To underline the importance of these elections for Lib Dems, I recently came across this article which concluded that the Lib Dem local election performance in 2018 was “underwhelming”, but “it is the 2019 local elections that will tell us more about the long-term viability of the party” (http://blogs.lse.ac.uk/politicsandpolicy/liberal-democrats-2018-local-elections-performance/)

  • paul barker 21st Oct '18 - 2:14pm

    Can I just add my agreement to all the above, we dont need a Conference to set up the Supporters scheme. I dont see any urgency to the changes that would need a Conference.
    Vince need to come on LDV & explain what the rush is.

  • David Becket 21st Oct '18 - 2:34pm

    @Andrew
    His reason might be that he is desperate to give up the job, in which, as you say, he has not performed brilliantly, but cannot see a replacement in the House of Commons. That is a massive problem.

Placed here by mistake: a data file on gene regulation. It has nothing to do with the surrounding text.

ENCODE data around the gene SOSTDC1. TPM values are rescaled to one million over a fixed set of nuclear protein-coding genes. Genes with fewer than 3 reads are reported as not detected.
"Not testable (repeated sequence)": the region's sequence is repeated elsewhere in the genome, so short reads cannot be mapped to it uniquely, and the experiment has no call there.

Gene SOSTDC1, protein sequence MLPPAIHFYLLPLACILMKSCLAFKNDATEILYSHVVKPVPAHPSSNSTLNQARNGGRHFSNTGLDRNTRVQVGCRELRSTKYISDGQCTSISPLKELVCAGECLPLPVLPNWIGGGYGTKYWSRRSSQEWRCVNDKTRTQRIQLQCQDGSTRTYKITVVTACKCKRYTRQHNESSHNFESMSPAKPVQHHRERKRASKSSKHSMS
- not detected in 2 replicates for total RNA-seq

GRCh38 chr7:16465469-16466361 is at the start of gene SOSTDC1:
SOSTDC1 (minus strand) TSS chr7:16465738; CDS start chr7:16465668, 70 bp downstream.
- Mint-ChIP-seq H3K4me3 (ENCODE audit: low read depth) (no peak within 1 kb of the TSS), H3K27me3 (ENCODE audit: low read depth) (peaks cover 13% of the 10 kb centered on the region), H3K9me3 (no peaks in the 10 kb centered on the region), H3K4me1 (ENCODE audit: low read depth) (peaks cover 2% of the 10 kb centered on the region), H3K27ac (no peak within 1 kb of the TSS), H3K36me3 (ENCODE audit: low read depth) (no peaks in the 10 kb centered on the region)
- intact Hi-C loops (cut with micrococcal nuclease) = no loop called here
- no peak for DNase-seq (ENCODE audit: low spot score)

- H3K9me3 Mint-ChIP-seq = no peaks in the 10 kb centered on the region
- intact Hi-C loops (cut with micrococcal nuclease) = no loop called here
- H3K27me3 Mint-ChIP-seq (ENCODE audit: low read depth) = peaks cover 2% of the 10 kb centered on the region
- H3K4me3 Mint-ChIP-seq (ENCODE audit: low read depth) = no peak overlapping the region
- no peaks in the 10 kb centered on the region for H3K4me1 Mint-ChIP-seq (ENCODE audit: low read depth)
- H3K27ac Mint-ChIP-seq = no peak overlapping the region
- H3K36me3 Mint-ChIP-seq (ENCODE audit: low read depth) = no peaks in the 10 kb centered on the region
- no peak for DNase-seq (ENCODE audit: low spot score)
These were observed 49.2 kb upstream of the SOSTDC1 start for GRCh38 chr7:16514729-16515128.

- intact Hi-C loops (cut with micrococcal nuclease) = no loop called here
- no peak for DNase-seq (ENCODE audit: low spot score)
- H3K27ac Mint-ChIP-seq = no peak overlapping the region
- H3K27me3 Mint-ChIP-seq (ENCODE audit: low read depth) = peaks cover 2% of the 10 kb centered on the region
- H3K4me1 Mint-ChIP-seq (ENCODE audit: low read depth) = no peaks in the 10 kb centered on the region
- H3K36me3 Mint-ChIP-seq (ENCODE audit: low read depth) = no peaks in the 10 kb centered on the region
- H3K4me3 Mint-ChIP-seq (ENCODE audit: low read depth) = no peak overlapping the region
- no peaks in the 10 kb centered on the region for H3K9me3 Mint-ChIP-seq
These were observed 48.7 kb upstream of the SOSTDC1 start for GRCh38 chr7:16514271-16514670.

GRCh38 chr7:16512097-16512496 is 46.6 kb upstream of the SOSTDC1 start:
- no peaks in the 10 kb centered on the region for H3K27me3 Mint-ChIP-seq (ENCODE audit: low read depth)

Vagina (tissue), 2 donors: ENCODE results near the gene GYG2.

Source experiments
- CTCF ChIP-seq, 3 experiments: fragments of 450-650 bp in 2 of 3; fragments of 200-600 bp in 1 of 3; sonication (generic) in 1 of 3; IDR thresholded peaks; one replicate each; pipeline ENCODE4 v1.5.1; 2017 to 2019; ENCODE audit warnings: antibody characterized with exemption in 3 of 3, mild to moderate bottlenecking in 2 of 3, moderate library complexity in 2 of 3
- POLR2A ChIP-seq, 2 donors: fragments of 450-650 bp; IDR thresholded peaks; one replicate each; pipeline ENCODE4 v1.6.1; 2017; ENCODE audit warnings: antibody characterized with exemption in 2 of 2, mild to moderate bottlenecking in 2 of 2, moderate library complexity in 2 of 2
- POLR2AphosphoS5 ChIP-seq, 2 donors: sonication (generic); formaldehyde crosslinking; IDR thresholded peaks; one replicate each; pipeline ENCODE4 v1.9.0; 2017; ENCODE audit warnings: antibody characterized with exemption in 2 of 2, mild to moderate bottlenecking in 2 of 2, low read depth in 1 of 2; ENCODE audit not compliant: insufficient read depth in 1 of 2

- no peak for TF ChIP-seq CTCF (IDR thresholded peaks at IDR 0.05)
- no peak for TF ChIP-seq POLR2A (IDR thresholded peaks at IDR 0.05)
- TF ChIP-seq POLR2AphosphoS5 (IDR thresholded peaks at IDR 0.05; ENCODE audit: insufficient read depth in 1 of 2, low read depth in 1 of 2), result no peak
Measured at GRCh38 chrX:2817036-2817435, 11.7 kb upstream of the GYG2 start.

• Yeovil Yokel 21st Oct '18 - 2:44pm

    Be careful what you write on a public forum, Andrew Hickey. Whatever one thinks of Vince’s abilities as a leader he may well have a pivotal role in Parliament as Westminster heads into meltdown in the months ahead, and now is not the time to be undermining his leadership. Not even Gladstone, Grimond, Ashdown, or Kennedy were perfect.

  • Pete Roberts 21st Oct '18 - 3:21pm

    Whilst I like the idea of a supporters scheme I am uncomfortable with all aspects of what has been proposed however what I am most uncomfortable with is the timing.